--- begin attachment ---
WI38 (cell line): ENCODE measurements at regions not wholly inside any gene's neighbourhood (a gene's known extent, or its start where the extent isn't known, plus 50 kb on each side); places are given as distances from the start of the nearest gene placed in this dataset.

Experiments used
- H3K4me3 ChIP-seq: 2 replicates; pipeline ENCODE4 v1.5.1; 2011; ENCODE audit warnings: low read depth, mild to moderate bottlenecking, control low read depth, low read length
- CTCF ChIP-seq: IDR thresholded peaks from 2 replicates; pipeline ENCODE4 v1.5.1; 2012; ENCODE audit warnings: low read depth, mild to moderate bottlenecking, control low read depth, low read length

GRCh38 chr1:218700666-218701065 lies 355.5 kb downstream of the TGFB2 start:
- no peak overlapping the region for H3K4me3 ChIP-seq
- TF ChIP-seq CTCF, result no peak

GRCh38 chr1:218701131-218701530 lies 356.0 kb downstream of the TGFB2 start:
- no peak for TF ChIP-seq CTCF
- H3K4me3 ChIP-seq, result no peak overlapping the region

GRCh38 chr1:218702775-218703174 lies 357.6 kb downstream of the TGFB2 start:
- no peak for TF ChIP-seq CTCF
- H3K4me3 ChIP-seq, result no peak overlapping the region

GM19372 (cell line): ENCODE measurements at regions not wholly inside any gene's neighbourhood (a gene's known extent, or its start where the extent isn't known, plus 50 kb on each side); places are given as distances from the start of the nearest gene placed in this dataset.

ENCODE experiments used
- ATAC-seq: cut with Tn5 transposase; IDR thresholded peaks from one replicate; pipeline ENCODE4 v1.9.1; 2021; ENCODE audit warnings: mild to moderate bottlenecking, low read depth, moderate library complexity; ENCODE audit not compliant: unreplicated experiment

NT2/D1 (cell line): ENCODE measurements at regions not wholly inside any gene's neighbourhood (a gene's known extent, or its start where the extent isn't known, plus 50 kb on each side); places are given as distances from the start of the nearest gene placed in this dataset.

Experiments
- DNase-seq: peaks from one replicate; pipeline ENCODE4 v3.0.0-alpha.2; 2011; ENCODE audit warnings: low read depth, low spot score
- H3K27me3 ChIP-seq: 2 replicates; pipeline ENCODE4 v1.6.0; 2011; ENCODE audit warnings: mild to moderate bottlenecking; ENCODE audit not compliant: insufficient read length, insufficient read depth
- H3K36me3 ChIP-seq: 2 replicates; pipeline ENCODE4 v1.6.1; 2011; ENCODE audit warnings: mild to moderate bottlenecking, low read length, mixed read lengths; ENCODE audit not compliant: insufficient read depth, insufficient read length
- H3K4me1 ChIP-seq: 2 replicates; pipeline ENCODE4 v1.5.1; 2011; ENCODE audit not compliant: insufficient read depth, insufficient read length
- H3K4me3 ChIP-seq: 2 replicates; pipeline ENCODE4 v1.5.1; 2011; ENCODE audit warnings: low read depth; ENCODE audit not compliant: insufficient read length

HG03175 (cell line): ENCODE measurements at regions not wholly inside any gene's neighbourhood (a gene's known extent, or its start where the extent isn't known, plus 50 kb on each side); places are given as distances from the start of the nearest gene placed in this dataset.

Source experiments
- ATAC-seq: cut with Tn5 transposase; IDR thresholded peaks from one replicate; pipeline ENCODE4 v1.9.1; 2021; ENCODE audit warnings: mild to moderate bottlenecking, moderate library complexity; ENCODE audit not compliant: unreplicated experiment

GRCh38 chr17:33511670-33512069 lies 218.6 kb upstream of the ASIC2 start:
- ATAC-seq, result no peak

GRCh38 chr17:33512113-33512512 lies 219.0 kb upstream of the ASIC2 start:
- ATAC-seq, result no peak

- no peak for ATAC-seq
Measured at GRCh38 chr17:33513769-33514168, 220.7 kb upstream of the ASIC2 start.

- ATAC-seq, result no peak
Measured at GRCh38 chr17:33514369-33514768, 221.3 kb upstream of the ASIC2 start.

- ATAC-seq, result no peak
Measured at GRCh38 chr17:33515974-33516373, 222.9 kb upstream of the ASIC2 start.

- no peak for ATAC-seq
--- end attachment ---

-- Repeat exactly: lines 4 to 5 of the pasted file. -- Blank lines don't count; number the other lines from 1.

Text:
- CTCF ChIP-seq: IDR thresholded peaks from 2 replicates; pipeline ENCODE4 v1.5.1; 2012; ENCODE audit warnings: low read depth, mild to moderate bottlenecking, control low read depth, low read length

GRCh38 chr1:218700666-218701065 lies 355.5 kb downstream of the TGFB2 start: